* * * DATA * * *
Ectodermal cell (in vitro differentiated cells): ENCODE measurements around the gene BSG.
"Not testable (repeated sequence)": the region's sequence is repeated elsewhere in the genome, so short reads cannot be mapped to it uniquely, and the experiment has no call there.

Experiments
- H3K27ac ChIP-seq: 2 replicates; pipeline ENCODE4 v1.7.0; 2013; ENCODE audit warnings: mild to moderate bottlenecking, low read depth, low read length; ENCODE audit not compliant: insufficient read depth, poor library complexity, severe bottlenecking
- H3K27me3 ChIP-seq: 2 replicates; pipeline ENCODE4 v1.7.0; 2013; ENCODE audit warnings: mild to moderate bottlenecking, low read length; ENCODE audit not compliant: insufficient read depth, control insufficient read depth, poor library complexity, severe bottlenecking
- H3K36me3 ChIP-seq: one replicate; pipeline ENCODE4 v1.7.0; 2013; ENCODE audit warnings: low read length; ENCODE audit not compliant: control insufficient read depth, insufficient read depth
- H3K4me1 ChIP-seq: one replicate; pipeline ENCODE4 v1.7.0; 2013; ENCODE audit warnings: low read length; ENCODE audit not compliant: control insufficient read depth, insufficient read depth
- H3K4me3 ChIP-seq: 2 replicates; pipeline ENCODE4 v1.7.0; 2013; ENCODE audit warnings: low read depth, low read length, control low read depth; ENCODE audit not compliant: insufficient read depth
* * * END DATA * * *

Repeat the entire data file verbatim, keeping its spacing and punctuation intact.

Ectodermal cell (in vitro differentiated cells): ENCODE measurements around the gene BSG.
"Not testable (repeated sequence)": the region's sequence is repeated elsewhere in the genome, so short reads cannot be mapped to it uniquely, and the experiment has no call there.

Experiments
- H3K27ac ChIP-seq: 2 replicates; pipeline ENCODE4 v1.7.0; 2013; ENCODE audit warnings: mild to moderate bottlenecking, low read depth, low read length; ENCODE audit not compliant: insufficient read depth, poor library complexity, severe bottlenecking
- H3K27me3 ChIP-seq: 2 replicates; pipeline ENCODE4 v1.7.0; 2013; ENCODE audit warnings: mild to moderate bottlenecking, low read length; ENCODE audit not compliant: insufficient read depth, control insufficient read depth, poor library complexity, severe bottlenecking
- H3K36me3 ChIP-seq: one replicate; pipeline ENCODE4 v1.7.0; 2013; ENCODE audit warnings: low read length; ENCODE audit not compliant: control insufficient read depth, insufficient read depth
- H3K4me1 ChIP-seq: one replicate; pipeline ENCODE4 v1.7.0; 2013; ENCODE audit warnings: low read length; ENCODE audit not compliant: control insufficient read depth, insufficient read depth
- H3K4me3 ChIP-seq: 2 replicates; pipeline ENCODE4 v1.7.0; 2013; ENCODE audit warnings: low read depth, low read length, control low read depth; ENCODE audit not compliant: insufficient read depth